A selection of our writers reflect on the directors who stood out this decade; whether for their cultural contribution, the work they’ve done, or the personal impact they’ve had.
Though quantity certainly does not equate to quality, Denis Villeneuve’s output of six feature films this decade is nothing short of a exhibition of excellent craftsmanship. Captivated by Prisoners (2013), I found myself anticipating every new Villeneuve film, and he never disappoints. His impressive streak of films – Incendies, Prisoners, Enemy, Sicario, Arrival, Blade Runner 2049 – definitively affirms him as one of the breakout directors of the 2010s, as well as positioning him as an influential player in the direction and potential of sci-fi cinema to come. His continual exploration into trauma and violence coupled up with a frequent collaboration with Roger Deakins brings to cinema worlds that are cold, harsh, yet beautiful. The season of winter comes to mind: the frosty forest of Prisoners, Ryan Gosling’s K lying in the snow, the cool colour palette of Arrival, silhouettes against the dawn breaking in Sicario. Psychological isolation and existentialist dread persist throughout his filmography; qualities that, in my opinion, are reminiscent of this decade in the Western world.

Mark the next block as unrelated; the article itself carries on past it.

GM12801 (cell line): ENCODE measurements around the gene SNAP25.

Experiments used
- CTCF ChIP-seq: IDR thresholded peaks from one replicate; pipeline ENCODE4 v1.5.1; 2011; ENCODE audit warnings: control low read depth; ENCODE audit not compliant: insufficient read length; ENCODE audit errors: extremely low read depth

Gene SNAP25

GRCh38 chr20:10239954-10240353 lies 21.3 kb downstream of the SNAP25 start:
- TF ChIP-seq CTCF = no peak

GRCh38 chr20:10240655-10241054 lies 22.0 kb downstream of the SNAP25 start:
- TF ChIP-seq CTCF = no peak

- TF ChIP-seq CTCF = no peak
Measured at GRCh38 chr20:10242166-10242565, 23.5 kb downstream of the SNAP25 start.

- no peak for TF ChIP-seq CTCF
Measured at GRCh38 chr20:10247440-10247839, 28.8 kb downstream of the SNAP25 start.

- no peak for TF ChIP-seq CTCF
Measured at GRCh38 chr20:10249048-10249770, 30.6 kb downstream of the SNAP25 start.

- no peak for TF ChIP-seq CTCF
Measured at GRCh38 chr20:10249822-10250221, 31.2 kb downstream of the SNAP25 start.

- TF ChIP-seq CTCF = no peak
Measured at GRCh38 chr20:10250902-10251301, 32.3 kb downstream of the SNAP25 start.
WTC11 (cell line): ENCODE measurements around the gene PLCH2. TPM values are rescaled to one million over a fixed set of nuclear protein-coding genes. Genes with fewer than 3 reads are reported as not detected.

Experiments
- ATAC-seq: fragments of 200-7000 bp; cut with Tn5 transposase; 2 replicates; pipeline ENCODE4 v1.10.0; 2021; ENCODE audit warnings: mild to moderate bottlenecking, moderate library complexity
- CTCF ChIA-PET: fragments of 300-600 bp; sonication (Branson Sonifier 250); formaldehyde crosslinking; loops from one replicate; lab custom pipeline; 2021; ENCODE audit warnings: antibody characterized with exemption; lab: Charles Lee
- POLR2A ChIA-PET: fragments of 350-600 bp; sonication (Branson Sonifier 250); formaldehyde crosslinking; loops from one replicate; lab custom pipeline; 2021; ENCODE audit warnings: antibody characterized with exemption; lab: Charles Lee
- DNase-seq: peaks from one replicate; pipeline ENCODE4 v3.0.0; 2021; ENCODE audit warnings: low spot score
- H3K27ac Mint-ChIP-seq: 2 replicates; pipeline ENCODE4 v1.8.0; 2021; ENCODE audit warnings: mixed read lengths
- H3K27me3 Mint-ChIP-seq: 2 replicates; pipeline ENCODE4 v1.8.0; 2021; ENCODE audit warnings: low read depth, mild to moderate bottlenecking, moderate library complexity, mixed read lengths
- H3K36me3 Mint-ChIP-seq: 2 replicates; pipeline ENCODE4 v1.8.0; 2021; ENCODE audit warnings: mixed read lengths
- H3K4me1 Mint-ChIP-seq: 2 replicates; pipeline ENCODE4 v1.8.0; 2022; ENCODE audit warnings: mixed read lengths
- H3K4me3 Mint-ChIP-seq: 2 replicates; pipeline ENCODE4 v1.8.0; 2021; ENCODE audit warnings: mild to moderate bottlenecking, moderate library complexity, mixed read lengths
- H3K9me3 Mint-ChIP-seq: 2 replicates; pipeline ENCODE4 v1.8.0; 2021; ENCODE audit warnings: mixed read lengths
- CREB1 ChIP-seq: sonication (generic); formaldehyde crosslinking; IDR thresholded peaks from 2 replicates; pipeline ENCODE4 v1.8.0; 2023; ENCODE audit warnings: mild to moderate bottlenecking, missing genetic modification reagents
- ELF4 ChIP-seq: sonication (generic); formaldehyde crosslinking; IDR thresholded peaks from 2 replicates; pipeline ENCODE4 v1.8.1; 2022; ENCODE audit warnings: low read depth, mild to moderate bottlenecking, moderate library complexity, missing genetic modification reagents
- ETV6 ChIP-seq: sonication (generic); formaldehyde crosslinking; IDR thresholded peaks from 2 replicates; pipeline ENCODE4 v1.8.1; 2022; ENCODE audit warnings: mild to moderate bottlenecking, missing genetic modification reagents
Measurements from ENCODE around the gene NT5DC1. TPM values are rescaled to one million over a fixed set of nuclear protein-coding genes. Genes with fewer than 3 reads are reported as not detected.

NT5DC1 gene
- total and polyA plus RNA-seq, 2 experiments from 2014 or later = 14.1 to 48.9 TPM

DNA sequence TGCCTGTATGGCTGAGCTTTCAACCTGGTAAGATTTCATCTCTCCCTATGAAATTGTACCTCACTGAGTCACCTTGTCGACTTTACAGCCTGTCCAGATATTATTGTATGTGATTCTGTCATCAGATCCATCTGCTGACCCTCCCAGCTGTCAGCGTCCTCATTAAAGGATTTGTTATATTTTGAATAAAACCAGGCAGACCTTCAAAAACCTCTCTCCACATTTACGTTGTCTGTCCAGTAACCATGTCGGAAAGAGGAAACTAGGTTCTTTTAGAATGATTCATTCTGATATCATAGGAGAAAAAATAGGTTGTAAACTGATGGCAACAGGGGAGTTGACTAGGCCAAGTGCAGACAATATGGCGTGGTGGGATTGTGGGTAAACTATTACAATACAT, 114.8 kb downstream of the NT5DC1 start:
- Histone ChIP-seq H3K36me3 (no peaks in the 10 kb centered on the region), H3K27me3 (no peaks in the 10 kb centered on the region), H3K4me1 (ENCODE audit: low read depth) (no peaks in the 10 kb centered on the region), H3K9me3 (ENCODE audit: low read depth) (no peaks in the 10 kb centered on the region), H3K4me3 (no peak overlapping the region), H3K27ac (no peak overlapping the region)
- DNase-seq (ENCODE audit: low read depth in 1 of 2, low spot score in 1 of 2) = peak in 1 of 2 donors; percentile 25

Plus, the ending of Enemy alone speaks for itself.
The Safdie Brothers
When I think of the Safdie brothers, I think of anxiety. Right before the 2010s began, Josh and Benny Safdie premiered their second feature, Daddy Longlegs, at the 2009 Cannes Film Festival. The film was heralded as setting a new standard for DIY cinema, a descriptor that would soon encapsulate the body of their work. Now at the end of the decade, with five more films under their belt – Lenny Coke, Heaven Knows What, Good Time, and the soon-to-be-released Uncut Gems – the brothers have established themselves as cult indie film royalty. NYC born and bred, their films embody a New York minute – urgent, colourful, everywhere at once. They cast first-time actors they find on the street, they film without permits, they edit, write, and direct all of their films; the brothers possess a particularly Millennial hustle that allows them to create content constantly, always on their own terms. They represent a new generation of filmmakers, kids interacting with cameras from day one who aren’t afraid to use them. Yet with each film has come a larger budget and increased acclaim, challenging the do-it-yourself attitude that drew them their initial cult following. As big studios clamour to fund their projects, an important question emerges: can the brothers maintain their creative integrity in the face of a hyper-commercial (and confining) industry? Creating meccas out of minutiae, the Safdies have shaped independent cinema over the past decade, while simultaneously representing the precarity of its future.
Alejandro González Iñárritu